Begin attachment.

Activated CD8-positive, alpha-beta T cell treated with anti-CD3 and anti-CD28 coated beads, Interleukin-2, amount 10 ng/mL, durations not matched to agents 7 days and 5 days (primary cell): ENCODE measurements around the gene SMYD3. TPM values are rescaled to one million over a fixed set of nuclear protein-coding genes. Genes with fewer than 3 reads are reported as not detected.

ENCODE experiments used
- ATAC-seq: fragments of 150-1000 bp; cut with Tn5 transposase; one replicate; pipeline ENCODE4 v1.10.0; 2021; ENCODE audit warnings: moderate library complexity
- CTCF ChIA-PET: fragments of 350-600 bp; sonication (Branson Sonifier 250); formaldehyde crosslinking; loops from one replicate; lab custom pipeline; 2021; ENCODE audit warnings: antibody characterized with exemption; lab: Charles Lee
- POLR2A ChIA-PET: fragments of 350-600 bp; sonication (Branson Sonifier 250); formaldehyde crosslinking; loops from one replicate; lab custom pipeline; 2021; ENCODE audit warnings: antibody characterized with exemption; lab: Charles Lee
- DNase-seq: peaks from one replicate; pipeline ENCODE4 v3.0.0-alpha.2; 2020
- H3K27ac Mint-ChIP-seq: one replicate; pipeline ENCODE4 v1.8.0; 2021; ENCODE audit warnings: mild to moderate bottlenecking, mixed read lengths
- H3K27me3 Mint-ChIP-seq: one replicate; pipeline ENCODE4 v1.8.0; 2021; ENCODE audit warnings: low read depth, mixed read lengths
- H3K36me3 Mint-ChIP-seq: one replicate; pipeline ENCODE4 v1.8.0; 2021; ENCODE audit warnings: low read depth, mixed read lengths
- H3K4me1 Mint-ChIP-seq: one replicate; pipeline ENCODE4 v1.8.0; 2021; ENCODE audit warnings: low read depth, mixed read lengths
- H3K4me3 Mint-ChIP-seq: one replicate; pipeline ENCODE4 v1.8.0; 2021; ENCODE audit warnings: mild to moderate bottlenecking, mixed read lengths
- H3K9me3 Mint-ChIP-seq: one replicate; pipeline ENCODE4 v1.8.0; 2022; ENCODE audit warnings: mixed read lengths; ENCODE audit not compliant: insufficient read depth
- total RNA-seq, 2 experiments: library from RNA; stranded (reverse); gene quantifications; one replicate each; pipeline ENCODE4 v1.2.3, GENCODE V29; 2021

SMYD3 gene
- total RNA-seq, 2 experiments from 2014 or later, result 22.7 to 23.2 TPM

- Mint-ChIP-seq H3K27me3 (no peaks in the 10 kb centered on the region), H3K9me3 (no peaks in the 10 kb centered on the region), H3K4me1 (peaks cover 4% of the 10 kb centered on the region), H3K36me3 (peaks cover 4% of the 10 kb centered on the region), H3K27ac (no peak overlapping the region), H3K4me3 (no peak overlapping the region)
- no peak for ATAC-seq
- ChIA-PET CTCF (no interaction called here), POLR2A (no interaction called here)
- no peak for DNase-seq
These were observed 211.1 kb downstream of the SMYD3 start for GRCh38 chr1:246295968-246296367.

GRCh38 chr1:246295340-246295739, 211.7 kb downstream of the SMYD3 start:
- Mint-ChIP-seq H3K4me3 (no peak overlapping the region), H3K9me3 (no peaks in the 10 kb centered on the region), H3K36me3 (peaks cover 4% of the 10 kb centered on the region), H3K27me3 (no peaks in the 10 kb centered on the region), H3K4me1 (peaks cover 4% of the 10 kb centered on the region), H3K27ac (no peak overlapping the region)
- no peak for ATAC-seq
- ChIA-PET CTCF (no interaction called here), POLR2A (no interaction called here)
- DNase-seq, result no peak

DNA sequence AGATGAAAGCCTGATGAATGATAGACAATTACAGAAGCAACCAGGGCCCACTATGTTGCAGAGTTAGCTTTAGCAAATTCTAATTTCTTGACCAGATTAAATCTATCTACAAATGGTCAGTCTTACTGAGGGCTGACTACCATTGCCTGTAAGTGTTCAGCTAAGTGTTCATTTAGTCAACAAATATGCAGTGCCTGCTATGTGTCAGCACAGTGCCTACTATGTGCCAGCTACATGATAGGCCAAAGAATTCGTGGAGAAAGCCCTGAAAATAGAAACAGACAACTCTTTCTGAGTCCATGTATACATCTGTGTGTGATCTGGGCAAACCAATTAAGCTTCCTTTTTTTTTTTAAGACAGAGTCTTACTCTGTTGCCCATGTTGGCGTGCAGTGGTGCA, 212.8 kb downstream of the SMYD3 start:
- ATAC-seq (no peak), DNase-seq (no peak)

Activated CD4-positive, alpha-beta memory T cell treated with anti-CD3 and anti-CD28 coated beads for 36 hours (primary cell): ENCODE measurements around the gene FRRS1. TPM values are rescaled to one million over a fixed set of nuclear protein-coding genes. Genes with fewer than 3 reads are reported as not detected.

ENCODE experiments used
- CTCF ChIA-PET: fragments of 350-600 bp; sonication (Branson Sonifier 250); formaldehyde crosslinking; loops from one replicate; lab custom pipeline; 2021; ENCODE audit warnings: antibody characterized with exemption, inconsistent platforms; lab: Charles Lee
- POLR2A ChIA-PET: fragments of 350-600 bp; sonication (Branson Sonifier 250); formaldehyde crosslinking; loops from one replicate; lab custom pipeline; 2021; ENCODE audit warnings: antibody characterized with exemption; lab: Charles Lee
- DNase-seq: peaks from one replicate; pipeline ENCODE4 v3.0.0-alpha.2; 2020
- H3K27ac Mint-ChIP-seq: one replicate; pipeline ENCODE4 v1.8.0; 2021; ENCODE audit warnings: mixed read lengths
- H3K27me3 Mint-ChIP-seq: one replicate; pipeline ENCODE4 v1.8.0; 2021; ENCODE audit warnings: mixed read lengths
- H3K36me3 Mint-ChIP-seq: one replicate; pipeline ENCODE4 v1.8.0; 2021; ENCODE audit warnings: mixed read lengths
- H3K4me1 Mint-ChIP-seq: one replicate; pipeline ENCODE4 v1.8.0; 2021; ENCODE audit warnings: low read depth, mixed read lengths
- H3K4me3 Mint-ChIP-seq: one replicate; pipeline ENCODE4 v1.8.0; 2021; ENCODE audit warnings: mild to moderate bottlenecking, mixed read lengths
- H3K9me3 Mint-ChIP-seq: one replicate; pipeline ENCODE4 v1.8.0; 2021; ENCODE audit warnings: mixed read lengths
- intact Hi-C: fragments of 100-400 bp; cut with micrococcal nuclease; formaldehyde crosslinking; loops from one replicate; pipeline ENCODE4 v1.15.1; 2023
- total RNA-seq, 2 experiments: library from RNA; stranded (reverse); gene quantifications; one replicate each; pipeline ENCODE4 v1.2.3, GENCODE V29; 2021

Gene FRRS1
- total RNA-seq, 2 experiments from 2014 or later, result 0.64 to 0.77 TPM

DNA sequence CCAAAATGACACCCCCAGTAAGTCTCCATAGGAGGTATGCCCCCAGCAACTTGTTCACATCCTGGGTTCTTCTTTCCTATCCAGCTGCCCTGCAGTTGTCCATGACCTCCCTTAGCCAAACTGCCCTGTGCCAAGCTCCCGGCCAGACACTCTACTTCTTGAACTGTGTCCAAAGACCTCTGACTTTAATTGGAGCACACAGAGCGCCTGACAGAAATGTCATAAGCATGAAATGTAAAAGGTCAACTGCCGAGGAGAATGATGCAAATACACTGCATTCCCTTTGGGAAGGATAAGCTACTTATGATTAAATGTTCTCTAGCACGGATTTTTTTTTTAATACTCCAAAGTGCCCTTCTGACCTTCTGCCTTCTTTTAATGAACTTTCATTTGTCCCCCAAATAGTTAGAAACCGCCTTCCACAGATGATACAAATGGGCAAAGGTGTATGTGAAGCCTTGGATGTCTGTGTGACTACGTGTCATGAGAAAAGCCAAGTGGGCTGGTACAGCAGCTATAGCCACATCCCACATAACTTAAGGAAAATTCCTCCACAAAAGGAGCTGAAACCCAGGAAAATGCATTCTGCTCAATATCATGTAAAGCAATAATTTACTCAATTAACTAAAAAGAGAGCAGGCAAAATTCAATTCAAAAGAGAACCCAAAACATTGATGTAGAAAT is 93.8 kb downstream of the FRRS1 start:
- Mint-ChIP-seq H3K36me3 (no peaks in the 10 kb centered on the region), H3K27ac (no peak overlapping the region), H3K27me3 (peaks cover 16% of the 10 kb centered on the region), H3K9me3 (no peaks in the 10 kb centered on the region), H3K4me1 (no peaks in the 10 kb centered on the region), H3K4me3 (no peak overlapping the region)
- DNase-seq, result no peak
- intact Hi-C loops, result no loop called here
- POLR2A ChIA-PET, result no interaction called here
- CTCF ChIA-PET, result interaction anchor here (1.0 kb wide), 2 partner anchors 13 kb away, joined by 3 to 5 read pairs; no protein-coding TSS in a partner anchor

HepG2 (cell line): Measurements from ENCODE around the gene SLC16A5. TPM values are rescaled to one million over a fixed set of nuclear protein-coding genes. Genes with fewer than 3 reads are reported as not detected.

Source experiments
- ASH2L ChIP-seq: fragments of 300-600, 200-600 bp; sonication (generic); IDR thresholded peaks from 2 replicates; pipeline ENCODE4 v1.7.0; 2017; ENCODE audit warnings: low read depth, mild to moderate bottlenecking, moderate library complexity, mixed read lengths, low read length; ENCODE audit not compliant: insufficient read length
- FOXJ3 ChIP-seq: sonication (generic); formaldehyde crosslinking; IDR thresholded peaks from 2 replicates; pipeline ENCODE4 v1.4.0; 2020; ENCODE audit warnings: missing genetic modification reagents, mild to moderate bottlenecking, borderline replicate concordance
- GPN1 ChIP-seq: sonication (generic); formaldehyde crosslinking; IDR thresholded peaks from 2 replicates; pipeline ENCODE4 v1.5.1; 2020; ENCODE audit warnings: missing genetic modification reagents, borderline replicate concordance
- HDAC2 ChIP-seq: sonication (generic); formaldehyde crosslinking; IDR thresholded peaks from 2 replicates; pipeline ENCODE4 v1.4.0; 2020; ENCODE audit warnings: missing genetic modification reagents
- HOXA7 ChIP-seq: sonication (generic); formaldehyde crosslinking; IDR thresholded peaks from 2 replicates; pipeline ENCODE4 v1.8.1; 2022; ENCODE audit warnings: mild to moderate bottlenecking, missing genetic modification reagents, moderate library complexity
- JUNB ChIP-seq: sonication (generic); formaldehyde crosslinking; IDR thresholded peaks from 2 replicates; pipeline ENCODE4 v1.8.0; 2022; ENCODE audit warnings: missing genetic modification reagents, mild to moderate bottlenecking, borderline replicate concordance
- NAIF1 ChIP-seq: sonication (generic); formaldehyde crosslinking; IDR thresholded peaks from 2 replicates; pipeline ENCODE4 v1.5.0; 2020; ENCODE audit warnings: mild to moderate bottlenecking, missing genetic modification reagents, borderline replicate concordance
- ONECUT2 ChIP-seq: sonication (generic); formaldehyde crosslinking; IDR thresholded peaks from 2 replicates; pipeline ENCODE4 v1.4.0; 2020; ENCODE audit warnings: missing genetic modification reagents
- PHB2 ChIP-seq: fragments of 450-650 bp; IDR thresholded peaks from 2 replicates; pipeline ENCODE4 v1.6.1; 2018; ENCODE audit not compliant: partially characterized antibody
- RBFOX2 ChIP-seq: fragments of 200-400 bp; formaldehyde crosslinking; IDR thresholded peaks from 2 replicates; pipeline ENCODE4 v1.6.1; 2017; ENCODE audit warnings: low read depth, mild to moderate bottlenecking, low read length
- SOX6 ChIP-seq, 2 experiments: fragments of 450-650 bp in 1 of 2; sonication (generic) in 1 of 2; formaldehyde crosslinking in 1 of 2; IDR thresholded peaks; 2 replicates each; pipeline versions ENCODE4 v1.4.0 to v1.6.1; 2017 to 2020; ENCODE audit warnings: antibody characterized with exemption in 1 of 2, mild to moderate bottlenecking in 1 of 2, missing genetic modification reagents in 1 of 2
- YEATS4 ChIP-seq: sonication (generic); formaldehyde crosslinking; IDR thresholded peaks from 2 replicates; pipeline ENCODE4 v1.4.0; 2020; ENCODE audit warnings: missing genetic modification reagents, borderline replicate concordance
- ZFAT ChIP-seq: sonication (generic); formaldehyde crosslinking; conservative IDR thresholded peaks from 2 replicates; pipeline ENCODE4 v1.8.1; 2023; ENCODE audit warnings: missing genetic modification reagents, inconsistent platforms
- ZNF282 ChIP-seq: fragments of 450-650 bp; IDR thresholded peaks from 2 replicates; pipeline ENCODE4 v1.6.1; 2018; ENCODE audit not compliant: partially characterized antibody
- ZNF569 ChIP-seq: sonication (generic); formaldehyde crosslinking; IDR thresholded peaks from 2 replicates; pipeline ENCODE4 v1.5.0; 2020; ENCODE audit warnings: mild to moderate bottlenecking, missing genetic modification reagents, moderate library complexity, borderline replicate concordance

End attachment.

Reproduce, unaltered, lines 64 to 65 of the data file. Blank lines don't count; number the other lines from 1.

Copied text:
- ZNF282 ChIP-seq: fragments of 450-650 bp; IDR thresholded peaks from 2 replicates; pipeline ENCODE4 v1.6.1; 2018; ENCODE audit not compliant: partially characterized antibody
- ZNF569 ChIP-seq: sonication (generic); formaldehyde crosslinking; IDR thresholded peaks from 2 replicates; pipeline ENCODE4 v1.5.0; 2020; ENCODE audit warnings: mild to moderate bottlenecking, missing genetic modification reagents, moderate library complexity, borderline replicate concordance